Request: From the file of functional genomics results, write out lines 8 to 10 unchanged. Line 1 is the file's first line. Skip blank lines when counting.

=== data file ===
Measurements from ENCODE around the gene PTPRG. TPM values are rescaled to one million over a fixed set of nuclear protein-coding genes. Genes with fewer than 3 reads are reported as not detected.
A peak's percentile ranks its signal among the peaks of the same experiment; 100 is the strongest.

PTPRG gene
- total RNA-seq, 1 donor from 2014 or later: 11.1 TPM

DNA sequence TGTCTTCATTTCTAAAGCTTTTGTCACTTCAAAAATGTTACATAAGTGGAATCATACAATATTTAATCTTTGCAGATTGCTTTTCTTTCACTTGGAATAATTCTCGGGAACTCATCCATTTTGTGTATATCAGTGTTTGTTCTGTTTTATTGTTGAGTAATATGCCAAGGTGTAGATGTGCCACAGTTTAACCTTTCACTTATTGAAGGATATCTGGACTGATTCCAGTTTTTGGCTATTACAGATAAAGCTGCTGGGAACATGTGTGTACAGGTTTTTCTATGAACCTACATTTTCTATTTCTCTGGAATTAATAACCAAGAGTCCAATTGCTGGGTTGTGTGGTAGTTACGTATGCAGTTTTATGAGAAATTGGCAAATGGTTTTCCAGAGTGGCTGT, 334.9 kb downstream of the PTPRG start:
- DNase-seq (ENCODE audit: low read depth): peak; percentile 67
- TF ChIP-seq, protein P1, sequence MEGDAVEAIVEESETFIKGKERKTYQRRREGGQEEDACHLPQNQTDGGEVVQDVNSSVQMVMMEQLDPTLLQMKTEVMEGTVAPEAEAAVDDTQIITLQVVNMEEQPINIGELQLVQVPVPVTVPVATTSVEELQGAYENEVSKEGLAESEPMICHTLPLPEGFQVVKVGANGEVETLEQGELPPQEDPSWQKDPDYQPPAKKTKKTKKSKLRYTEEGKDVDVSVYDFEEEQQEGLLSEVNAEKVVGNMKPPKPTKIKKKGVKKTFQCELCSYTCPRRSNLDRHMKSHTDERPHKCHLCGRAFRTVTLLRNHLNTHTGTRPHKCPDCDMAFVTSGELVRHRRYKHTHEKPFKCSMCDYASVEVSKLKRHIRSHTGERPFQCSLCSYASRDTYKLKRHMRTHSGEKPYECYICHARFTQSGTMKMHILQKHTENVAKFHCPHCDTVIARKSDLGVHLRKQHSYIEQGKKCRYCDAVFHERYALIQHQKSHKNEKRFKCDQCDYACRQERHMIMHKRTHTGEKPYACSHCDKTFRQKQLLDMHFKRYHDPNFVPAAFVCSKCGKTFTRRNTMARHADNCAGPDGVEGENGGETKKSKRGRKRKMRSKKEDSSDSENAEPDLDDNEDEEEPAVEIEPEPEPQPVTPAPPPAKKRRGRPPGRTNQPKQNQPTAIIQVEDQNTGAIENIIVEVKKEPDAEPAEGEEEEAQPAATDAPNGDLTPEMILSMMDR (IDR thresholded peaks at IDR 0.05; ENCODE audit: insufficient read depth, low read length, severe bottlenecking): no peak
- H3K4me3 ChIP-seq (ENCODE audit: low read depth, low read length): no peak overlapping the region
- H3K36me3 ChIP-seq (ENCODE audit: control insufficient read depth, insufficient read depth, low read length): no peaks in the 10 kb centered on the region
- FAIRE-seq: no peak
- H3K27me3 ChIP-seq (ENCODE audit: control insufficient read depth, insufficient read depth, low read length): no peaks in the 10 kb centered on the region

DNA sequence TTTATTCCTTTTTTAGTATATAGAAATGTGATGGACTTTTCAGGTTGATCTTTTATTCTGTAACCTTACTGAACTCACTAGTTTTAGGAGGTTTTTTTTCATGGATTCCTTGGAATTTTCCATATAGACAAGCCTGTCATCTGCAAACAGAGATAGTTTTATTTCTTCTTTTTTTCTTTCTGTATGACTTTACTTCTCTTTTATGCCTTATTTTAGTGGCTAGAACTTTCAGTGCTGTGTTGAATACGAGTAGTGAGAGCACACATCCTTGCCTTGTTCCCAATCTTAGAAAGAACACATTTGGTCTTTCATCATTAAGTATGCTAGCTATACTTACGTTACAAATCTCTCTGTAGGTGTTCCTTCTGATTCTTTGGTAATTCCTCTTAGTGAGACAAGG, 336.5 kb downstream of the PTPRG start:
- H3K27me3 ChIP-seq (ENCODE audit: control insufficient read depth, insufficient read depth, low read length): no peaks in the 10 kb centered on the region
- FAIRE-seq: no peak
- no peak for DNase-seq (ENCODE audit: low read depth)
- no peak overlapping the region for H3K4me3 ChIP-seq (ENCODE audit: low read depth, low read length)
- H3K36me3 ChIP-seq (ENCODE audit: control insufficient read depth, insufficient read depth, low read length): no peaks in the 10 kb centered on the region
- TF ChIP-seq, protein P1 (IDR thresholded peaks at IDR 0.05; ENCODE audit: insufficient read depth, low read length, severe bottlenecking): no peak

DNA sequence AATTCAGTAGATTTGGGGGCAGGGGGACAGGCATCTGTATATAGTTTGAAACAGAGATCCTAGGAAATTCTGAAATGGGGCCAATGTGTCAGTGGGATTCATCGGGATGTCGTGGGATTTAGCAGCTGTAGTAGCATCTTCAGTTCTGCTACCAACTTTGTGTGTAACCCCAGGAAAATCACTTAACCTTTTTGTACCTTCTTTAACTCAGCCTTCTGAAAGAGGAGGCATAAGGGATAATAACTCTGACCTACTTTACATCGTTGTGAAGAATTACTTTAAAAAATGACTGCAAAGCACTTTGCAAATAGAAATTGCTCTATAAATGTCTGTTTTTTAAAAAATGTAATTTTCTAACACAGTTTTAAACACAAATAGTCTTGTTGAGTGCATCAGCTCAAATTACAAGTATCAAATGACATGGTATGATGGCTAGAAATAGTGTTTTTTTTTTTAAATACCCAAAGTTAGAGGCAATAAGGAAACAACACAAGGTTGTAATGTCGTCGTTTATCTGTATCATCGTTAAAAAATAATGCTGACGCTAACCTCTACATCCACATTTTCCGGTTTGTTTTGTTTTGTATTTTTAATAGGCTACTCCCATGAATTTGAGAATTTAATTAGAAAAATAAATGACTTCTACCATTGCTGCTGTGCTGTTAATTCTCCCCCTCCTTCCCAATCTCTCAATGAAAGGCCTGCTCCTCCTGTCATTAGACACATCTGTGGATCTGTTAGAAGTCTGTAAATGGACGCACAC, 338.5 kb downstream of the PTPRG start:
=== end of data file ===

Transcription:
- H3K4me3 ChIP-seq (ENCODE audit: low read depth, low read length): no peak overlapping the region
- H3K36me3 ChIP-seq (ENCODE audit: control insufficient read depth, insufficient read depth, low read length): no peaks in the 10 kb centered on the region
- FAIRE-seq: no peak